My first photos were magic. 'Click!' - send the
film off in the mail - and two weeks later, the results of my imagining came back. The pics were often
disappointing, but occasionally much, much better than I could have wished. Before long,
I got the process.
I love the process of
concentrating on a small part of the world, and what is going on in a frame - everything else
excluded for just a moment. If poetry is the distillation of literary language, then little photographic
windows are the most distilled form of the visual arts. I'm still happily pursuing the process of
squeezing some sort of essence out of the visual world - years in the making, total time with the
shutter open - a few minutes.
From time to time I set off on some sort of dreamy journey and carry a camera with me
for extended periods of time. I start out thinking I'll tell the viewer something about the world, but end
up with something that tells them more about me. These images are all taken from some of these journeys,
even if only around my backyard. This tiny bat was found on the ground by my wife - she fed him
lollies, gave him water, and hung him on the curtain to sleep. He seemed to be going OK but never
Click on the thumbnails for a larger view.
When I'm shooting editorial photographs it's the complete
opposite to taking photos for myself. There is usually a very specific brief supplied by the client to guide
the approach to the subject and to outline the requirements of final usage. A higher degree of planning is
required before starting a project, and I'm always shooting with the end-use in mind. It may be as specific
as having to fit existing spaces in an already-designed format, or as general as taking atmospheric shots for
which no particular use has been assigned but need to be relevant to the
I'm always thinking from an editorial point of view, and keep in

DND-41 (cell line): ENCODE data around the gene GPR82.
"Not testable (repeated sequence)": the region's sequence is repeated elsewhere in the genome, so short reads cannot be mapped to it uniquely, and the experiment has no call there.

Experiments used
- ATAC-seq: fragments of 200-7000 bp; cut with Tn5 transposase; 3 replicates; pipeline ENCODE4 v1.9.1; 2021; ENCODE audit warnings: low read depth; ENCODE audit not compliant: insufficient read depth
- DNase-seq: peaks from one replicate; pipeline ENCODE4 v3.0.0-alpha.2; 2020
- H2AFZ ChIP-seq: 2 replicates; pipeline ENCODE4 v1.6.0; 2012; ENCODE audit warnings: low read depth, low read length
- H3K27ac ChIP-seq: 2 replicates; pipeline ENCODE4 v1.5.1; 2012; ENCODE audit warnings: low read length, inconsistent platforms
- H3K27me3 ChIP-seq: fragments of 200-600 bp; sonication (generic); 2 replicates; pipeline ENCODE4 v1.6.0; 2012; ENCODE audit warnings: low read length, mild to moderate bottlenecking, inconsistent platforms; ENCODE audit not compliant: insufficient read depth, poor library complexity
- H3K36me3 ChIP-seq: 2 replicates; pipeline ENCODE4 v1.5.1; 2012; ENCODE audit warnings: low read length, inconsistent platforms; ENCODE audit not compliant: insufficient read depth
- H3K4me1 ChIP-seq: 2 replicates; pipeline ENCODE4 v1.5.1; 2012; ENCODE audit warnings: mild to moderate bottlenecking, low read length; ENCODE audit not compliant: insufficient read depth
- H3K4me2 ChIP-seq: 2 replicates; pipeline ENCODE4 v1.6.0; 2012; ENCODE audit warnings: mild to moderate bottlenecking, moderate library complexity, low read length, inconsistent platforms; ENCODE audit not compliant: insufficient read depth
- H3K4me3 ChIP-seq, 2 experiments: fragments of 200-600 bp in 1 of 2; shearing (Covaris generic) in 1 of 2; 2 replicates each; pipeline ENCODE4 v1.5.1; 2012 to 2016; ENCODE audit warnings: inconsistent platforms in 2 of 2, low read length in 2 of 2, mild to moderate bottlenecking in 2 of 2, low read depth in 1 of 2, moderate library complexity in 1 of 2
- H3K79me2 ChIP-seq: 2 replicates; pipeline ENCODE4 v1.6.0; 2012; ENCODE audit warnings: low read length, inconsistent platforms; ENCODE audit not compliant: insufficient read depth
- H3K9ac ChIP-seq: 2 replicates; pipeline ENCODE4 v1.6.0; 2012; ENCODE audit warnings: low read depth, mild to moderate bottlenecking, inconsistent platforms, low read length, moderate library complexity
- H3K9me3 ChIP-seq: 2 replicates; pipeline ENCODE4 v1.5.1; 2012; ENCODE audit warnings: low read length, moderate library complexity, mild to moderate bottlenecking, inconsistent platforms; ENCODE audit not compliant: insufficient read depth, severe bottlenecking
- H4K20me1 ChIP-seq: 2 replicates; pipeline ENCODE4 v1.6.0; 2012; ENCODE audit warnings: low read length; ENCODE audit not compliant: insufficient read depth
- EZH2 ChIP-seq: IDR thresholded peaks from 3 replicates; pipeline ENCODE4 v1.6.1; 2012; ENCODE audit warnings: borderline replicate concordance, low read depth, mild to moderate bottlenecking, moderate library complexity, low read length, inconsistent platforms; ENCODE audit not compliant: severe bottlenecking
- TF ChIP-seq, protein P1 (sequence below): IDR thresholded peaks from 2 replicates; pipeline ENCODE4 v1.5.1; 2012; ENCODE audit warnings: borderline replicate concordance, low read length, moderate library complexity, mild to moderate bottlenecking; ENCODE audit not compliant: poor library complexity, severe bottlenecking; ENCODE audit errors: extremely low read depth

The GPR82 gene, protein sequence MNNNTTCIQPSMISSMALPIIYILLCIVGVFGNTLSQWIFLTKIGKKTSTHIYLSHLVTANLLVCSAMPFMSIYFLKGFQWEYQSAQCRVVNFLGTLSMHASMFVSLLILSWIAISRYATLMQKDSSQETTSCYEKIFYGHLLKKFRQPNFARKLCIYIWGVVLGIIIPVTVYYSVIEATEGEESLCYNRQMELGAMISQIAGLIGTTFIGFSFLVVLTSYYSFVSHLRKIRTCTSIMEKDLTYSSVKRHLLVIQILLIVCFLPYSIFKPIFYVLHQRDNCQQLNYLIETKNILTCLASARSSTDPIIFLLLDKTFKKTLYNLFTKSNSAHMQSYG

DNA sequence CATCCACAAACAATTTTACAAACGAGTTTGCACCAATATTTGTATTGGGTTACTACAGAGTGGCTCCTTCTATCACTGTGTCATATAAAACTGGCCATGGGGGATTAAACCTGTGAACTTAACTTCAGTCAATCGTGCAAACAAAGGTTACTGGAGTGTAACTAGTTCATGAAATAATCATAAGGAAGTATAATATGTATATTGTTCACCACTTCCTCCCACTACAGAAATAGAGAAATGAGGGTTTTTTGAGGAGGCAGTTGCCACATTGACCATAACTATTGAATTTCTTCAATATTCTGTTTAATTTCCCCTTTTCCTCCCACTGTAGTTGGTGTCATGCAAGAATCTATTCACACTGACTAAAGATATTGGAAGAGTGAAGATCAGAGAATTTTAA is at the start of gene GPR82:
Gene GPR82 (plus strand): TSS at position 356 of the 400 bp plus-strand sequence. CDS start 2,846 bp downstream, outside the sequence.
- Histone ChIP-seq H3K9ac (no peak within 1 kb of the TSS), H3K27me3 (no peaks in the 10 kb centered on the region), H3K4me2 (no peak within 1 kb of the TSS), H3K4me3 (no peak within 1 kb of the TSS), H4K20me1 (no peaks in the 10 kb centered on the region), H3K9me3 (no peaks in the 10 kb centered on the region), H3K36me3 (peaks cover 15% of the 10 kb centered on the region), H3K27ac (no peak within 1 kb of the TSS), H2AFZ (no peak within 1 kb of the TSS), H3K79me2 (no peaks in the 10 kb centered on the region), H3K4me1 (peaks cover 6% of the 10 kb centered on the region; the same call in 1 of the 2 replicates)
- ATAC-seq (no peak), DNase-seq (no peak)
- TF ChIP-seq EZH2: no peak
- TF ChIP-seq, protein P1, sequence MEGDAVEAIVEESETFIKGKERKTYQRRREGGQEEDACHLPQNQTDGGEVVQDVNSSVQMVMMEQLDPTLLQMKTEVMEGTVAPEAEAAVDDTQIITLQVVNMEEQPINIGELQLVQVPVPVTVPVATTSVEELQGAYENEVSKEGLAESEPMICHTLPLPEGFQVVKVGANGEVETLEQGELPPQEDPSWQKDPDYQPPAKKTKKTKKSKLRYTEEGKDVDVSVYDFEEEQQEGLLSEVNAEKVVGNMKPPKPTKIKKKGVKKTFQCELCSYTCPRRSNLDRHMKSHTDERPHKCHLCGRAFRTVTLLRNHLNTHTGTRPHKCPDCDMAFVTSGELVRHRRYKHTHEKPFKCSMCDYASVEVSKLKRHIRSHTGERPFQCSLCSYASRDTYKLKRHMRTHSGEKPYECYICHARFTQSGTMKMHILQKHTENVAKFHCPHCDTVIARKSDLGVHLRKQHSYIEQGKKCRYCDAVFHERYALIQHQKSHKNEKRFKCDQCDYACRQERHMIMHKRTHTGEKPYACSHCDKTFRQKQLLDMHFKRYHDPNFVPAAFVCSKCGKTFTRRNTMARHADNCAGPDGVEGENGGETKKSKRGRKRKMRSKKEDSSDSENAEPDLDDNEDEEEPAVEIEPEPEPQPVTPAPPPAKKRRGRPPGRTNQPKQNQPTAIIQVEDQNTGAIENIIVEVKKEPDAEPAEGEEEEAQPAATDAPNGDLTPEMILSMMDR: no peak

mind the likely selection of images that'll get used, at what sizes, and the sequencing of the final
selection. The projects below demonstrate a couple of different approaches.
This Pearson Education title was designed to excite interest about cartoons and
cartooning in middle-level Primary-school kids. An extensive section in the book contained an interview
with Australian illustrator, Leigh Hobbs, who explained his thought and work processes while making a picture
My brief was two-fold: to take specific shots that directly illustrated the text details section
by section, and to shoot some atmospheric details in Leigh's studio that could be used to liven up the page design
and be used as backgrounds.
To see Leigh's characters and books: www.leighhobbs.com.au
When I was in Japan I took a lot of photos of exquisitely
designed details of the places I visited. Some of these photos were later used in a Cengage's, Obentoo
II - a Japanese-course book in Australian schools. They were used to illustrate Japanese names for
some common colours.
Tell it on
The creative and technical processes involved in writing
and shooting a video were explained step-by-step in this book. The instructive internal photos had already
been taken, but nothing was suitable for the cover. The creative light-bulbs went on and the
editor's photogenic daughter and her best mate got to star in a sequence of photos that I took while they
washed Mum's car - and we had ourselves a
I designed and took the location photos for a manual used to teach drama in Victorian schools.
The text was largely instructional, and written for inexperienced teachers to use. The book was divided into two
main parts: A How to . . . section, and another that presented some themes to
This two-colour publication was pre-digital, so I stretched the capacities of the printer by
using duo-tones and other camera and screen-effects throughout the book to spice up the page surfaces. and give the
impression of more variety of images.
The book had a colour section inserted to further liven it up. The photos on these pages were
more atmospheric and less pointed than those taken for the instructional text